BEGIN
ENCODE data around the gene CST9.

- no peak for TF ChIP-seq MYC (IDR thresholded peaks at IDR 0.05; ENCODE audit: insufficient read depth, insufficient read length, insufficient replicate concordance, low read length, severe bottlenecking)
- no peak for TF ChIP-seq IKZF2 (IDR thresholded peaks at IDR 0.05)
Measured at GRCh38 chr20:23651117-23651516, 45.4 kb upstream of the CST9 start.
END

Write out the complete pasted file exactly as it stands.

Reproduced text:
ENCODE data around the gene CST9.

- no peak for TF ChIP-seq MYC (IDR thresholded peaks at IDR 0.05; ENCODE audit: insufficient read depth, insufficient read length, insufficient replicate concordance, low read length, severe bottlenecking)
- no peak for TF ChIP-seq IKZF2 (IDR thresholded peaks at IDR 0.05)
Measured at GRCh38 chr20:23651117-23651516, 45.4 kb upstream of the CST9 start.